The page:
In 1982 a Dutch inventor, Toon Coolen, patented a hockey stick with a "hook" head. The hockey stick manufacturers Grays took the design up in 1983 and the first mass-produced hockey sticks, with laminated timber head parts, were manufactured in Pakistan. This new design was possible because of the development of epoxy resin glues that did not require perfectly dry timber for bonding and curing to a strength that could cope with the immense stresses placed on a stick head when a hockey ball is struck with it.
By 1993 the "Hook" patent, had been ruled (following a court case in Germany) to protect only hook shapes within 20° of the vaguely written "nearly 180°" (referring to the degree of upturn of the toe in relation to the shaft of the stick in the patent description; the shaft of the handle being described a being bent through "nearly 180°" to form the hook shape of the stick head). That opened the way for the appearance of more J-shaped stick heads and the gradual morphing of the "midi" shape with the hook shape. In that year also a patent application, lodged in Pakistan in 1987 by Martin Conlon, for a kinked shaft hockey stick, with a set-back head (which was also hook shaped, but not to "near 180°"), was granted after strong opposition in Pakistan. (Indian and UK patents had been granted in 1988, although the same company had also opposed the UK patent application). Mr. Conlon designed and imported to the UK the first J-head sticks in 1990 but, prior to the 1993 decision, other distributors and manufacturers had been very reluctant to order made or produce hook style sticks of any sort, because of uncertainty about the strength of the patent that "ring-fenced" the hook hockey stick.
The death knell of the ultra short head was sounded in 1986, due to the introduction of the midi head shape, produced with a laminating process; although of course many players continued to use "one-piece" short head sticks for many years after that date and many thousands more of them were manufactured. The reason for the continued use of the one piece was that the midi length was similar to that of the more popular one piece stick heads that had been around for the previous ten or so years. Some one piece constructions were still being produced on presses on which the central boss had not been modified and the heel bend was "slower" than on that of the production of the more aware manufacturers, but the more "go ahead" manufacturers were producing a one piece that could compete well with the laminated midi—at least as far as playing functionality was concerned.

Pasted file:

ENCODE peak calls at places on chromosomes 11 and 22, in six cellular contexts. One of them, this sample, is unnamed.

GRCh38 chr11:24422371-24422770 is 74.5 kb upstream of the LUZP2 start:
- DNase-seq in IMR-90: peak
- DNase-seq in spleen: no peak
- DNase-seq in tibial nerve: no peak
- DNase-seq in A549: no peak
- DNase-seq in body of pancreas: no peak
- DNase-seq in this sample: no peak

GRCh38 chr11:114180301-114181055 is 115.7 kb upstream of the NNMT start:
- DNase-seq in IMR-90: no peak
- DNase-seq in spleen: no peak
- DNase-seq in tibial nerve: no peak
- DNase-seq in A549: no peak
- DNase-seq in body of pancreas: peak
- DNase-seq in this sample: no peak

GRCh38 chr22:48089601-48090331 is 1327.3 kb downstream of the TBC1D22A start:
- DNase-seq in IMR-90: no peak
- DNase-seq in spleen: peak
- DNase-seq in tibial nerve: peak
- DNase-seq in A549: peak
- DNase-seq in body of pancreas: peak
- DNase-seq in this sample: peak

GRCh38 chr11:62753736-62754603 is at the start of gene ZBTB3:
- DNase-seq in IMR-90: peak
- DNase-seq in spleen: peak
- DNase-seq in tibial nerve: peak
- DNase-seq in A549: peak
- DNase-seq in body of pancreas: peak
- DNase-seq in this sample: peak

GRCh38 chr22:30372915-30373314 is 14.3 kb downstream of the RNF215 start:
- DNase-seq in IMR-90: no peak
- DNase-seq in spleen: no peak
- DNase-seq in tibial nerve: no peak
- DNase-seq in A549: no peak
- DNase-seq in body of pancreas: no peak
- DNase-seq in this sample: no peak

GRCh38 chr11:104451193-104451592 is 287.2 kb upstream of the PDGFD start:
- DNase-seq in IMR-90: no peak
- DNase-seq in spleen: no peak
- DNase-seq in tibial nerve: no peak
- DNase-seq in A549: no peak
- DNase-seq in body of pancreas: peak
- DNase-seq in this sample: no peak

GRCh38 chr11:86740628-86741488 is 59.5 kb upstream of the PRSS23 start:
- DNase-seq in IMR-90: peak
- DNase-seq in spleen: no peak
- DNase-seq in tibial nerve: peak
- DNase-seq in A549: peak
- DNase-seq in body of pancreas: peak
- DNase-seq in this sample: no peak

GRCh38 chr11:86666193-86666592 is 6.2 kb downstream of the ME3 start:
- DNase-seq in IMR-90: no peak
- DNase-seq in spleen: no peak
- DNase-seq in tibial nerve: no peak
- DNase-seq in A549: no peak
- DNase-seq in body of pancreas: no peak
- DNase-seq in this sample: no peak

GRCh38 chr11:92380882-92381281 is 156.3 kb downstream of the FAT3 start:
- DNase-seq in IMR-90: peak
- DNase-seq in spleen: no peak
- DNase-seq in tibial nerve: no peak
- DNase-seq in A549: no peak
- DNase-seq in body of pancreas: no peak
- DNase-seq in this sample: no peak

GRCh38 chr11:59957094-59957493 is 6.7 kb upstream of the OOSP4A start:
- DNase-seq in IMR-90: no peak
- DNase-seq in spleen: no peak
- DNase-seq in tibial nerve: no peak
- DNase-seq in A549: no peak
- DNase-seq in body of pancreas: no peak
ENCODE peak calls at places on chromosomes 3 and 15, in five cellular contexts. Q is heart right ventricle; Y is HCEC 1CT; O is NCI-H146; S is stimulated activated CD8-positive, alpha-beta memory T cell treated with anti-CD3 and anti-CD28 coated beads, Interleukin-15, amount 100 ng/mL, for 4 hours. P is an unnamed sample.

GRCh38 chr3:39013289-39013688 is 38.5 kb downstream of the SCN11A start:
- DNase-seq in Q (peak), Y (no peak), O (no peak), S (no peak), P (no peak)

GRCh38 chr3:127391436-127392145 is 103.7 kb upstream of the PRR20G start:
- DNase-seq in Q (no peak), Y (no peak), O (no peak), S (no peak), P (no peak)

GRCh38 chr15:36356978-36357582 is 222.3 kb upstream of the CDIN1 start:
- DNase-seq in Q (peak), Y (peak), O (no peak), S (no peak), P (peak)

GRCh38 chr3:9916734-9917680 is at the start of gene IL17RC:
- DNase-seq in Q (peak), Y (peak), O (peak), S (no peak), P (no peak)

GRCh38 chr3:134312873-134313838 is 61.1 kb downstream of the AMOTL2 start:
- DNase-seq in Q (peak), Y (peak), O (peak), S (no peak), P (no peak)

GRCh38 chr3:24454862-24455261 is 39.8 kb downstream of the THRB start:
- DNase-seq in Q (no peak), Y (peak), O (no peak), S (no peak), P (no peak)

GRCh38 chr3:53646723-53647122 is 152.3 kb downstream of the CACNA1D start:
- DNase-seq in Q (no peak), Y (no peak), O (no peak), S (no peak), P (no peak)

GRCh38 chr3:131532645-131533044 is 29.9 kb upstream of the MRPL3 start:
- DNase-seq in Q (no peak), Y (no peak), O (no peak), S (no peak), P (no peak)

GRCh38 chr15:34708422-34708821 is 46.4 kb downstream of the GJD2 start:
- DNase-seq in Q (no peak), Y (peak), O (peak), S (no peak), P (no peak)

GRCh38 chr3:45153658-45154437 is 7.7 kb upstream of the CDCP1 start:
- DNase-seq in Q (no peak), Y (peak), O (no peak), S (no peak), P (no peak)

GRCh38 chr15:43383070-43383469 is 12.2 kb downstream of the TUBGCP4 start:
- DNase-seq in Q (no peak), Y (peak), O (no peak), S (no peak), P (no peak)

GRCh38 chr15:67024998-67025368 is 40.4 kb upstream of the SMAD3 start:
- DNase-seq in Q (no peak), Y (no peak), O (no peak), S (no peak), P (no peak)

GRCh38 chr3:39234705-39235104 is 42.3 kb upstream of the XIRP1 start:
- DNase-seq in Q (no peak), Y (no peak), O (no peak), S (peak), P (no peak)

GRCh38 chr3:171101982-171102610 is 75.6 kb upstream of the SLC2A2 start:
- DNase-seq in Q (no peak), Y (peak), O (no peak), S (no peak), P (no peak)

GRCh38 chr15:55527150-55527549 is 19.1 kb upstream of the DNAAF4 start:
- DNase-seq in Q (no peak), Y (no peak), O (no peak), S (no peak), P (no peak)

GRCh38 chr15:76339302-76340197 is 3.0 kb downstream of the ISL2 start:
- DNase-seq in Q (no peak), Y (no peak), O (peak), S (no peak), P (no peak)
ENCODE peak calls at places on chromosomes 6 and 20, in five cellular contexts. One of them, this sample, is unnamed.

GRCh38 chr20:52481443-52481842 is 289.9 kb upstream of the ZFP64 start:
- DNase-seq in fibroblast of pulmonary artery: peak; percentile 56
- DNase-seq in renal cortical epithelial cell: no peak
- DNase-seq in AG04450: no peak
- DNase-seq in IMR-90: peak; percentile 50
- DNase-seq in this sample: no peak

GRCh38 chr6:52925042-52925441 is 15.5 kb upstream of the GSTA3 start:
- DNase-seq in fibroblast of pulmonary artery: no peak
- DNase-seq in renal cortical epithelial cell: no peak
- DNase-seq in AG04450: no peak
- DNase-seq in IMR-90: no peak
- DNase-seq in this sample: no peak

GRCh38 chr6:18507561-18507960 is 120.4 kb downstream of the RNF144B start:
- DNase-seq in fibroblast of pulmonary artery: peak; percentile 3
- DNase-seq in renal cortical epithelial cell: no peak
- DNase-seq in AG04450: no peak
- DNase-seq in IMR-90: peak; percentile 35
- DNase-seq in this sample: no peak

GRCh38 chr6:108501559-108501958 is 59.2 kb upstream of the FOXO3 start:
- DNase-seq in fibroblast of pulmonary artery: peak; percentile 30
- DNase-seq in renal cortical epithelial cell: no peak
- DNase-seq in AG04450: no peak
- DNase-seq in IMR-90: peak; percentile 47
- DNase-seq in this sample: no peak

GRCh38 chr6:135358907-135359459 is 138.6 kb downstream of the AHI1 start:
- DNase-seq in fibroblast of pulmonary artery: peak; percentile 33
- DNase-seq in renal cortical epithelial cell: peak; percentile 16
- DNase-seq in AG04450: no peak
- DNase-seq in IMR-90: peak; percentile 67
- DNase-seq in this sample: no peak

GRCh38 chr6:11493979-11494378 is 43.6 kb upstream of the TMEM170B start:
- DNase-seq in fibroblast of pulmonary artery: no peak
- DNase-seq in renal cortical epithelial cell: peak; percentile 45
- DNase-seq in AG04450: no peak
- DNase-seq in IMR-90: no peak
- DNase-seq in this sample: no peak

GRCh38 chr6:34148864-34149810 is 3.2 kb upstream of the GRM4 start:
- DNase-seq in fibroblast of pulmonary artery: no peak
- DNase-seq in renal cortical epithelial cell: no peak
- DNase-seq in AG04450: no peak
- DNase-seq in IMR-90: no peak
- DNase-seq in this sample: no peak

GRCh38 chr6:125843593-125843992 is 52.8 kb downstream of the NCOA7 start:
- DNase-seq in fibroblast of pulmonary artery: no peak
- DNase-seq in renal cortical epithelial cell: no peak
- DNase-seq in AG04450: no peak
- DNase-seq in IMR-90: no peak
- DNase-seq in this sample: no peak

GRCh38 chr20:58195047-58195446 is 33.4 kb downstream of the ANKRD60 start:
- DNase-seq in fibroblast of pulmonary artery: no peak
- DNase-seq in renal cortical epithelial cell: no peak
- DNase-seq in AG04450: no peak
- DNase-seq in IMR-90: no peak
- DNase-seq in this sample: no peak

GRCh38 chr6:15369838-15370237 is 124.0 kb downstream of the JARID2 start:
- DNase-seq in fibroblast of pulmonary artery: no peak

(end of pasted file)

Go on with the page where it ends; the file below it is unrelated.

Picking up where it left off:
The biggest casualty of the midi was the patented Hook produced by the same company. It had not taken off in the UK culture of the short-head stick and for a number of years after the midi was introduced the Hook was seen as something of a novelty, even as an indoor stick or a stick exclusively for goalkeepers. In fact versions of it were produced specifically for goalkeepers, with a very extended toe (6 in—150 mm or more) and that development continued until some were made with the toe extending nearly the length of the handle and the FIH stepped in and ruled that the vertical toe limit was in future to be 4 in (100 mm).
The hook was 124 mm, measured horizontally across face of the stick head, when the handle was held vertically; the midi was 113 mm; many one piece heads between 110 mm and 115 mm, and the unusable ultra short 94 mm. A difference of only 30 mm between the head length of a stick that was considered cumbersome (although the Hook also had the height of the toe causing a feeling of imbalance) to one that was considered too short to easily play with. There were still many players playing quite happily with a stick with a head length of 7 in (175 mm), but players buying new sticks were now conscious of quite subtle differences in stick feel and performance due to length, shape, and the distribution of head weight—not just the total ounce weight and the "swing weight or balance" of the stick—and for the first time, in the years after 1986, were being offered a wide range of hockey sticks from a greatly increased number of manufacturers, from which to choose what suited them. After the arrival of the laminations, some brands were offering as many as ten different shapes or styles of stick head on the traditional shaft. The arrival of composites would complicate the picture further.
In the early 1990s there were an astonishing number and variety of hockey sticks on offer compared with what had been available ten years earlier. By 1992, hockey stick reinforcement was a big issue and composites had been accepted into an (extended) FIH experimental trial period (there was a great deal of concern about the power generated by these new reinforcements and the safety of players). There were also hockey sticks with metal handles and inserted plywood heads (made by the American company Eastons, better known for making baseball bats), as well as the wide range of one piece head sticks still produced and an expanding range of laminated midi and laminated shorties. The metal handled sticks were later banned for "safety reasons", in what was widely regarded as a political move by the FIH.